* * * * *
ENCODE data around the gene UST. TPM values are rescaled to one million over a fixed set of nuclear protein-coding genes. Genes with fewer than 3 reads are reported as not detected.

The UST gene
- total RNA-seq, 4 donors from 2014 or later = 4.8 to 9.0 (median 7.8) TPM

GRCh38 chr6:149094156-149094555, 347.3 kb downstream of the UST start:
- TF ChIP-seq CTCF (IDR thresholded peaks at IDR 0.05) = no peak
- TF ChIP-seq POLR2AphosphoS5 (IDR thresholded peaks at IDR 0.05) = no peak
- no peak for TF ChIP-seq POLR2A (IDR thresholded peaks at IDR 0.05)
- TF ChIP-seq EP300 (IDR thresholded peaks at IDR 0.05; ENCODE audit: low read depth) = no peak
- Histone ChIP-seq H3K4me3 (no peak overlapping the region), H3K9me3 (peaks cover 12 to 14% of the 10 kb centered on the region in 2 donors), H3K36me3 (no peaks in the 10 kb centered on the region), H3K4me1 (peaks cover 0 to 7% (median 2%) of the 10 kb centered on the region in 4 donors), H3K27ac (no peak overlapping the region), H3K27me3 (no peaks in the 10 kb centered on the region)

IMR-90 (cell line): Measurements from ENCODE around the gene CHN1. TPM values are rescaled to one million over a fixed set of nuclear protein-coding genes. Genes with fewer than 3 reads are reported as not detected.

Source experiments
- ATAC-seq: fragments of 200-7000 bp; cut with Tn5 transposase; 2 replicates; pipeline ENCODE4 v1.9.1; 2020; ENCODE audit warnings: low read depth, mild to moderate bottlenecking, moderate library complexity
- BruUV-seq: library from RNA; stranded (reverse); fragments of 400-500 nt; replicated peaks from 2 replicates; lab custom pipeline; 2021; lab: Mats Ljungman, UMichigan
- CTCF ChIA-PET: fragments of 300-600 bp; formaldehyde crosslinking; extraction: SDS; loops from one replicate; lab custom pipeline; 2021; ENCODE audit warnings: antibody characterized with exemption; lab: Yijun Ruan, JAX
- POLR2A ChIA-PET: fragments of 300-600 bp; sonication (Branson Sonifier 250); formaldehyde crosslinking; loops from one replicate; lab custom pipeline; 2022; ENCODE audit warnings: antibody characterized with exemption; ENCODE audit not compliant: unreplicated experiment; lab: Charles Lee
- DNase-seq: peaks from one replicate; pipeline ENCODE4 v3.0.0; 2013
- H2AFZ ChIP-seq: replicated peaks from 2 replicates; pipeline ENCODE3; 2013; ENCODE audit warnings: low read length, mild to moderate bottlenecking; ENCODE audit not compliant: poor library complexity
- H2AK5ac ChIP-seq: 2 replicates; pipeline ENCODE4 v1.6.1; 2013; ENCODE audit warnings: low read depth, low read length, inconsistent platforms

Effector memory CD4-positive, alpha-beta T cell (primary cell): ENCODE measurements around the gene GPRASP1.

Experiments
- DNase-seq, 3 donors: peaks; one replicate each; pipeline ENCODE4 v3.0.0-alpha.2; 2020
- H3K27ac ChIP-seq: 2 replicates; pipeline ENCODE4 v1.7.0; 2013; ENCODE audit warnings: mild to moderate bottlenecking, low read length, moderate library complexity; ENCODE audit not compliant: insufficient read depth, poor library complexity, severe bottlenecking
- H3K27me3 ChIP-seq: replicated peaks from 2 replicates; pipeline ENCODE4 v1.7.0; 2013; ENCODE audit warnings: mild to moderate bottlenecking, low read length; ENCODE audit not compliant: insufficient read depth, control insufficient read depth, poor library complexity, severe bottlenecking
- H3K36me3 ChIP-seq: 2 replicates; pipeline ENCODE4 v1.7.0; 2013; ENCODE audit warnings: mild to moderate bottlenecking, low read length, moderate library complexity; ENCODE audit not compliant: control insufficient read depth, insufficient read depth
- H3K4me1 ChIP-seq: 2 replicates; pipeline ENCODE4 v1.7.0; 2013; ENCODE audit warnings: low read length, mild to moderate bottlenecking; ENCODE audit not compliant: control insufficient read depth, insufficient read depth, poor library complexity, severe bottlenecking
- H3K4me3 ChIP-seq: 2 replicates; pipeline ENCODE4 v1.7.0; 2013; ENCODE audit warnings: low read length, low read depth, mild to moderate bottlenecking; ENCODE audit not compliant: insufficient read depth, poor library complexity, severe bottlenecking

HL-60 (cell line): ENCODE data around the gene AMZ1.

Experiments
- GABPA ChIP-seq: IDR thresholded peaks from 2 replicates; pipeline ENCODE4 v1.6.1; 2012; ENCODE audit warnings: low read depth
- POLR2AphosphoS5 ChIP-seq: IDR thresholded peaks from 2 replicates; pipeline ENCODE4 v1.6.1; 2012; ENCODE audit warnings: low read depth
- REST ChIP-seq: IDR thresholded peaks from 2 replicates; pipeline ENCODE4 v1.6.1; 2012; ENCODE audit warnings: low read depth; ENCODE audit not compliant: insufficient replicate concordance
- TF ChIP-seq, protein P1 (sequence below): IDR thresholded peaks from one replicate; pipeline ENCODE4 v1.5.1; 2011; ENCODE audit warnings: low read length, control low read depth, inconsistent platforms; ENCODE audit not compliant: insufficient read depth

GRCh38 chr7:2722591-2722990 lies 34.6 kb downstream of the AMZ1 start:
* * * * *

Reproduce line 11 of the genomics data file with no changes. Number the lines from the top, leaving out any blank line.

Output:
Source experiments